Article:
Leisure 22 Sailing Yacht Gaia


  • Increase font size
  • Default font size
  • Decrease font size
Leisure 22 Sailing Yacht 'Gaia' - Stuart Turner P5M Engine

Coil ignition system

E-mail Print PDF

Some pictures of the coil ignition system.

Here is the housing for the timing mechanism. You can see the central cam in the middle which drives the microswitch.

 And here is a photo of the timing mechanism itself; I'm guessing the metal can with the green wire coming out of it is a capacitor to extend the life of the contacts.


Here is the timing board in situ.



Restoring the inboard engine

E-mail Print PDF

One of the big plus points for us with this boat is that she has an inboard as well as an outboard which is more standard with the Leisure 22. Like so many of the parts on the boat when we purchased her, the inboard was sold as condition unknown as the previous owner preferred to use an outboard rather than the inboard.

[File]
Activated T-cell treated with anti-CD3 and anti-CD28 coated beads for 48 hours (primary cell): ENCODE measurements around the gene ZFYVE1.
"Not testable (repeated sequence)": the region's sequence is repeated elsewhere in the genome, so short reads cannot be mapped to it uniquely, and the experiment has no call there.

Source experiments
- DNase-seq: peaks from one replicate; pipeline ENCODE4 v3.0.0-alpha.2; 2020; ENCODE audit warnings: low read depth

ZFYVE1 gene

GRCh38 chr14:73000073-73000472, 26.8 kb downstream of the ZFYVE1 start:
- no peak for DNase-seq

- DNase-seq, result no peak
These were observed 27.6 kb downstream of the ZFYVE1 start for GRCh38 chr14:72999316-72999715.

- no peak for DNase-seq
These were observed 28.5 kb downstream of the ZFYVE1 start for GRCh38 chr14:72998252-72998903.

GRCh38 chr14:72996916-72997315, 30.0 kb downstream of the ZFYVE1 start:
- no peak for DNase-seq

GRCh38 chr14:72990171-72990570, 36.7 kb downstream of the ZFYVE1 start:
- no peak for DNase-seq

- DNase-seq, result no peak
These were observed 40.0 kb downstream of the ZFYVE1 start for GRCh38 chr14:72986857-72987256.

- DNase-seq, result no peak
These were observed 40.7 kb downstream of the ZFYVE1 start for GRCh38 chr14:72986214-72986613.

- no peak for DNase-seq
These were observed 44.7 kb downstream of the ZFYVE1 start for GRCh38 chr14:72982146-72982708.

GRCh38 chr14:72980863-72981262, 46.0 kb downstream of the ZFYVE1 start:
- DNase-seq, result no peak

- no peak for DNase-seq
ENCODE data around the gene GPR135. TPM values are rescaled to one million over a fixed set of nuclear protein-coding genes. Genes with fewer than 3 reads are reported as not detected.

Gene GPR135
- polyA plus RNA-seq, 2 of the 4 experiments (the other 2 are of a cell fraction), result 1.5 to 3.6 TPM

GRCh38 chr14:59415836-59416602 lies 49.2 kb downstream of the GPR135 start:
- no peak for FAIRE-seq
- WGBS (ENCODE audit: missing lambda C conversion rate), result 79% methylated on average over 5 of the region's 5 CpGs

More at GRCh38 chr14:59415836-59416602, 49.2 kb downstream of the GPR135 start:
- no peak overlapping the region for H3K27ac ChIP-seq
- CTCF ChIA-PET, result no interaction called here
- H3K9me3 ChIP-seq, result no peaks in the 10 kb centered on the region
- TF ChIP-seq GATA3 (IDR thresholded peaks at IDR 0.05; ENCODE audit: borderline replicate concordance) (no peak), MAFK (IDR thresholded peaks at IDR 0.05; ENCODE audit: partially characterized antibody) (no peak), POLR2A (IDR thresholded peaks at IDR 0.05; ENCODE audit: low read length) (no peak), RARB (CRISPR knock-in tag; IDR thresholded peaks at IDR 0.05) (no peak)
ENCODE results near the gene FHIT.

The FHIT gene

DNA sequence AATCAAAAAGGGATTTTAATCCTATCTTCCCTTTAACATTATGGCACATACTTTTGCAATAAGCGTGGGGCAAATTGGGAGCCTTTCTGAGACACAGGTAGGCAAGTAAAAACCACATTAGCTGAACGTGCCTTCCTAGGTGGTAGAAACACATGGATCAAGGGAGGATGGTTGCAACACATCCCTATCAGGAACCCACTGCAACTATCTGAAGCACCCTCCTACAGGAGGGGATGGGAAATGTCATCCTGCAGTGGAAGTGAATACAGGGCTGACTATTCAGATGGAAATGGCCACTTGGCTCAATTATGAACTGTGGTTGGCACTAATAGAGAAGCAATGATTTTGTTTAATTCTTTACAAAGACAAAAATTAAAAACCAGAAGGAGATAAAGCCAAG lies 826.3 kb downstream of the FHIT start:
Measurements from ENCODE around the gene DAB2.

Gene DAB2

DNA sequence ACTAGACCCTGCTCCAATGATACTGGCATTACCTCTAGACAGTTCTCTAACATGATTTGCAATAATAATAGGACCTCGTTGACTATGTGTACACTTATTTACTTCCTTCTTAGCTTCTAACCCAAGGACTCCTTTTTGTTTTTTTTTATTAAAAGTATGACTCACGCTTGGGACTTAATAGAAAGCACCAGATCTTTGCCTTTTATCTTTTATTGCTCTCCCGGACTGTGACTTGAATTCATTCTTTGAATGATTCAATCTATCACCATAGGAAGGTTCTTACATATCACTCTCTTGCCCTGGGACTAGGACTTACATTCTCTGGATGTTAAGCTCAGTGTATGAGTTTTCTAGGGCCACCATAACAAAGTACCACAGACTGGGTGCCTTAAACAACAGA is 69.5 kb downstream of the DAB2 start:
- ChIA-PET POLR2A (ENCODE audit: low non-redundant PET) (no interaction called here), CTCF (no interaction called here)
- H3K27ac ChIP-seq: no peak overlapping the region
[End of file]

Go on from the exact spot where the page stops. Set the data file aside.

Last Updated on Saturday, 23 May 2009 00:54

Repainting Inboard Engine

E-mail Print PDF

After getting our Stuart Turner P5M engine running it was time to take it apart again and strip off the remains of the old paint and as much of the surface corrosion as possible before repainting it to stop it from rusting any further and polishing the brass work to finish off return it to its former glory.

Last Updated on Saturday, 23 May 2009 01:04

P5M in the garden before strip down

E-mail Print PDF

On our first viewing of the yacht down in the marina in Milford Haven it was clear that before the inboard engine could be used again, it was going to require quite a lot of work.

After getting the engine out of the yacht and back to Miah's back garden, the only place we had space to strip it down and work on it in the evenings, it was time to start taking it apart and inspecting it to see what the extent of the damage was as a result of the years of neglect since it was last used.

Before starting work I snapped a few pictures so we had a record of how our Stuart Turner P5M looked before we started work.

Last Updated on Saturday, 23 May 2009 01:02

Taking the inboard out ready to start work

E-mail Print PDF

As the inboard had not been run for a year or more, we felt the best course of action was to strip it down and check it properly before trying to run it for the first time. Due to the limited access to the engine while fitted in the boat, we decided to remove the engine before starting to strip it down so we could get access from all sides.

Last Updated on Friday, 22 May 2009 15:44
  • «
  •  Start 
  •  Prev 
  •  1 
  •  2 
  •  Next 
  •  End 
  • »

Page 1 of 2